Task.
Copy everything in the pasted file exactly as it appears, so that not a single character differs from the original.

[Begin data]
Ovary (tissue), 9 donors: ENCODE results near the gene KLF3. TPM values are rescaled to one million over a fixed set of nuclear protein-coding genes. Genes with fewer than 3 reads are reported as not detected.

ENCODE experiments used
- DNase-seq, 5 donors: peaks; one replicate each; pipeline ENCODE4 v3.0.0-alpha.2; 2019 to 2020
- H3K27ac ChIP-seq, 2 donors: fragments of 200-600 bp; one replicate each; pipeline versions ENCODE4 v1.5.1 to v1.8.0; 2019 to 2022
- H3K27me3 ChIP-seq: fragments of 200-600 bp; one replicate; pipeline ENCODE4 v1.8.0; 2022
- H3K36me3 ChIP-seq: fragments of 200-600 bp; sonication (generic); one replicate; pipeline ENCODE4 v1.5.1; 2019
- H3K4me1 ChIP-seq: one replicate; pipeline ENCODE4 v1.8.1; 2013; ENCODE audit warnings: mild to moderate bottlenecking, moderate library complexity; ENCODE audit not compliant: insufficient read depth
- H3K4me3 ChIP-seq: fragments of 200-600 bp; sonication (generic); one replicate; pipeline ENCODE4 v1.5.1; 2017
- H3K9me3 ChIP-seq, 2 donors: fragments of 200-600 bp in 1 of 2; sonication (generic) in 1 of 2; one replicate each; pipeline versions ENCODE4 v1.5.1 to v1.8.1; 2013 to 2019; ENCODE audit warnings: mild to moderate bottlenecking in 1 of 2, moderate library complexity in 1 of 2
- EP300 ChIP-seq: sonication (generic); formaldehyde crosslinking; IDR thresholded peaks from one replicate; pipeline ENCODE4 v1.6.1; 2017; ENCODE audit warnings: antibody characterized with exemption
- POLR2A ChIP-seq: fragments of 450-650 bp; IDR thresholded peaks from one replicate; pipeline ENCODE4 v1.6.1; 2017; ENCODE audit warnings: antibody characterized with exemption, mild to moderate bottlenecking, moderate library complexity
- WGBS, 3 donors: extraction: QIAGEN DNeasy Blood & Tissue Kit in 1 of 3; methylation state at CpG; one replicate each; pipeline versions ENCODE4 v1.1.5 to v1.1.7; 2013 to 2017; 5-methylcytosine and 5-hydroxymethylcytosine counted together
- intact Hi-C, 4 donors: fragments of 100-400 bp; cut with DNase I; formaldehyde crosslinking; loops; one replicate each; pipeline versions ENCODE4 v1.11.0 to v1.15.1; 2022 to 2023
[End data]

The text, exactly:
Ovary (tissue), 9 donors: ENCODE results near the gene KLF3. TPM values are rescaled to one million over a fixed set of nuclear protein-coding genes. Genes with fewer than 3 reads are reported as not detected.

ENCODE experiments used
- DNase-seq, 5 donors: peaks; one replicate each; pipeline ENCODE4 v3.0.0-alpha.2; 2019 to 2020
- H3K27ac ChIP-seq, 2 donors: fragments of 200-600 bp; one replicate each; pipeline versions ENCODE4 v1.5.1 to v1.8.0; 2019 to 2022
- H3K27me3 ChIP-seq: fragments of 200-600 bp; one replicate; pipeline ENCODE4 v1.8.0; 2022
- H3K36me3 ChIP-seq: fragments of 200-600 bp; sonication (generic); one replicate; pipeline ENCODE4 v1.5.1; 2019
- H3K4me1 ChIP-seq: one replicate; pipeline ENCODE4 v1.8.1; 2013; ENCODE audit warnings: mild to moderate bottlenecking, moderate library complexity; ENCODE audit not compliant: insufficient read depth
- H3K4me3 ChIP-seq: fragments of 200-600 bp; sonication (generic); one replicate; pipeline ENCODE4 v1.5.1; 2017
- H3K9me3 ChIP-seq, 2 donors: fragments of 200-600 bp in 1 of 2; sonication (generic) in 1 of 2; one replicate each; pipeline versions ENCODE4 v1.5.1 to v1.8.1; 2013 to 2019; ENCODE audit warnings: mild to moderate bottlenecking in 1 of 2, moderate library complexity in 1 of 2
- EP300 ChIP-seq: sonication (generic); formaldehyde crosslinking; IDR thresholded peaks from one replicate; pipeline ENCODE4 v1.6.1; 2017; ENCODE audit warnings: antibody characterized with exemption
- POLR2A ChIP-seq: fragments of 450-650 bp; IDR thresholded peaks from one replicate; pipeline ENCODE4 v1.6.1; 2017; ENCODE audit warnings: antibody characterized with exemption, mild to moderate bottlenecking, moderate library complexity
- WGBS, 3 donors: extraction: QIAGEN DNeasy Blood & Tissue Kit in 1 of 3; methylation state at CpG; one replicate each; pipeline versions ENCODE4 v1.1.5 to v1.1.7; 2013 to 2017; 5-methylcytosine and 5-hydroxymethylcytosine counted together
- intact Hi-C, 4 donors: fragments of 100-400 bp; cut with DNase I; formaldehyde crosslinking; loops; one replicate each; pipeline versions ENCODE4 v1.11.0 to v1.15.1; 2022 to 2023